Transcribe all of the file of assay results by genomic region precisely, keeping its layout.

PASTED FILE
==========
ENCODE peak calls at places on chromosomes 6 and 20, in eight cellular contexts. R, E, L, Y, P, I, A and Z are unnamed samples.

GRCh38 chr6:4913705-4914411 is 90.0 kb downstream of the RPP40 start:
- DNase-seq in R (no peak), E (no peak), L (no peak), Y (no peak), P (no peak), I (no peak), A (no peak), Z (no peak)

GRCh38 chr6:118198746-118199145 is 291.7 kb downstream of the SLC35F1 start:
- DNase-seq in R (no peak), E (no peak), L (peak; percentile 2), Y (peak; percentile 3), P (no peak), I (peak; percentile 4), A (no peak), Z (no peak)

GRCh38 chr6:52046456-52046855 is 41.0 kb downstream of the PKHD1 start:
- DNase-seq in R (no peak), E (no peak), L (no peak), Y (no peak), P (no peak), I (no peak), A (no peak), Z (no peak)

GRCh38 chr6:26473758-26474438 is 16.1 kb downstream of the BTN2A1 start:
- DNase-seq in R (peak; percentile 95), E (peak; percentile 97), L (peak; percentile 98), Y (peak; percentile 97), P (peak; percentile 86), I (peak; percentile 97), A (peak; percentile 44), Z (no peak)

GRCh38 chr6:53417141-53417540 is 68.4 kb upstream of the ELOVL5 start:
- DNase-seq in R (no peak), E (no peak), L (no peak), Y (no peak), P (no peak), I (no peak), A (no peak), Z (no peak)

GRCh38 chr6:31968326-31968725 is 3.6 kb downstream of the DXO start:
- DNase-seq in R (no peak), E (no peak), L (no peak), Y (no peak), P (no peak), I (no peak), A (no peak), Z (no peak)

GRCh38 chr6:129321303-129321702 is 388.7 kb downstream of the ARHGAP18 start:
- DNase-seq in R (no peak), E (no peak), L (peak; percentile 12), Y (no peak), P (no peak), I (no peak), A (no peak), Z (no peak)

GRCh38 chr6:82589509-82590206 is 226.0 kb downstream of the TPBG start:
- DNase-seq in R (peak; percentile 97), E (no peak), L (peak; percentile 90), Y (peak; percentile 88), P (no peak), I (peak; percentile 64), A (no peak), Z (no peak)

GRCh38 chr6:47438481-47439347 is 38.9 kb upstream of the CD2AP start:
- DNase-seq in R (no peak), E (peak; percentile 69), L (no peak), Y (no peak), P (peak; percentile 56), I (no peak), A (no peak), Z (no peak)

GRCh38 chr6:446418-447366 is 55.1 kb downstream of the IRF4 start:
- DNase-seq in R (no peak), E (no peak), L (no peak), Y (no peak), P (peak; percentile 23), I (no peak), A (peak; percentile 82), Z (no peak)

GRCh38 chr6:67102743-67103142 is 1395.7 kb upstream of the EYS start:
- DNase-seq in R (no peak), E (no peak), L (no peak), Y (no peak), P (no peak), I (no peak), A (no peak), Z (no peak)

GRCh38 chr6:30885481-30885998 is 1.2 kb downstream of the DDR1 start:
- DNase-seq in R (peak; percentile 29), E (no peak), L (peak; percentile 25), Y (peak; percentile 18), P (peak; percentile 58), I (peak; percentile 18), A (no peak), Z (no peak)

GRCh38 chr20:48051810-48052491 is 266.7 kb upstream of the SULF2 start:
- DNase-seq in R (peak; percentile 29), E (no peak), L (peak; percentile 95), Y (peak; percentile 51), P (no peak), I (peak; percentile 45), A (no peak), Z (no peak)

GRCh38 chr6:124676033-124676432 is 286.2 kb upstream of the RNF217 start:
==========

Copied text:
ENCODE peak calls at places on chromosomes 6 and 20, in eight cellular contexts. R, E, L, Y, P, I, A and Z are unnamed samples.

GRCh38 chr6:4913705-4914411 is 90.0 kb downstream of the RPP40 start:
- DNase-seq in R (no peak), E (no peak), L (no peak), Y (no peak), P (no peak), I (no peak), A (no peak), Z (no peak)

GRCh38 chr6:118198746-118199145 is 291.7 kb downstream of the SLC35F1 start:
- DNase-seq in R (no peak), E (no peak), L (peak; percentile 2), Y (peak; percentile 3), P (no peak), I (peak; percentile 4), A (no peak), Z (no peak)

GRCh38 chr6:52046456-52046855 is 41.0 kb downstream of the PKHD1 start:
- DNase-seq in R (no peak), E (no peak), L (no peak), Y (no peak), P (no peak), I (no peak), A (no peak), Z (no peak)

GRCh38 chr6:26473758-26474438 is 16.1 kb downstream of the BTN2A1 start:
- DNase-seq in R (peak; percentile 95), E (peak; percentile 97), L (peak; percentile 98), Y (peak; percentile 97), P (peak; percentile 86), I (peak; percentile 97), A (peak; percentile 44), Z (no peak)

GRCh38 chr6:53417141-53417540 is 68.4 kb upstream of the ELOVL5 start:
- DNase-seq in R (no peak), E (no peak), L (no peak), Y (no peak), P (no peak), I (no peak), A (no peak), Z (no peak)

GRCh38 chr6:31968326-31968725 is 3.6 kb downstream of the DXO start:
- DNase-seq in R (no peak), E (no peak), L (no peak), Y (no peak), P (no peak), I (no peak), A (no peak), Z (no peak)

GRCh38 chr6:129321303-129321702 is 388.7 kb downstream of the ARHGAP18 start:
- DNase-seq in R (no peak), E (no peak), L (peak; percentile 12), Y (no peak), P (no peak), I (no peak), A (no peak), Z (no peak)

GRCh38 chr6:82589509-82590206 is 226.0 kb downstream of the TPBG start:
- DNase-seq in R (peak; percentile 97), E (no peak), L (peak; percentile 90), Y (peak; percentile 88), P (no peak), I (peak; percentile 64), A (no peak), Z (no peak)

GRCh38 chr6:47438481-47439347 is 38.9 kb upstream of the CD2AP start:
- DNase-seq in R (no peak), E (peak; percentile 69), L (no peak), Y (no peak), P (peak; percentile 56), I (no peak), A (no peak), Z (no peak)

GRCh38 chr6:446418-447366 is 55.1 kb downstream of the IRF4 start:
- DNase-seq in R (no peak), E (no peak), L (no peak), Y (no peak), P (peak; percentile 23), I (no peak), A (peak; percentile 82), Z (no peak)

GRCh38 chr6:67102743-67103142 is 1395.7 kb upstream of the EYS start:
- DNase-seq in R (no peak), E (no peak), L (no peak), Y (no peak), P (no peak), I (no peak), A (no peak), Z (no peak)

GRCh38 chr6:30885481-30885998 is 1.2 kb downstream of the DDR1 start:
- DNase-seq in R (peak; percentile 29), E (no peak), L (peak; percentile 25), Y (peak; percentile 18), P (peak; percentile 58), I (peak; percentile 18), A (no peak), Z (no peak)

GRCh38 chr20:48051810-48052491 is 266.7 kb upstream of the SULF2 start:
- DNase-seq in R (peak; percentile 29), E (no peak), L (peak; percentile 95), Y (peak; percentile 51), P (no peak), I (peak; percentile 45), A (no peak), Z (no peak)

GRCh38 chr6:124676033-124676432 is 286.2 kb upstream of the RNF217 start: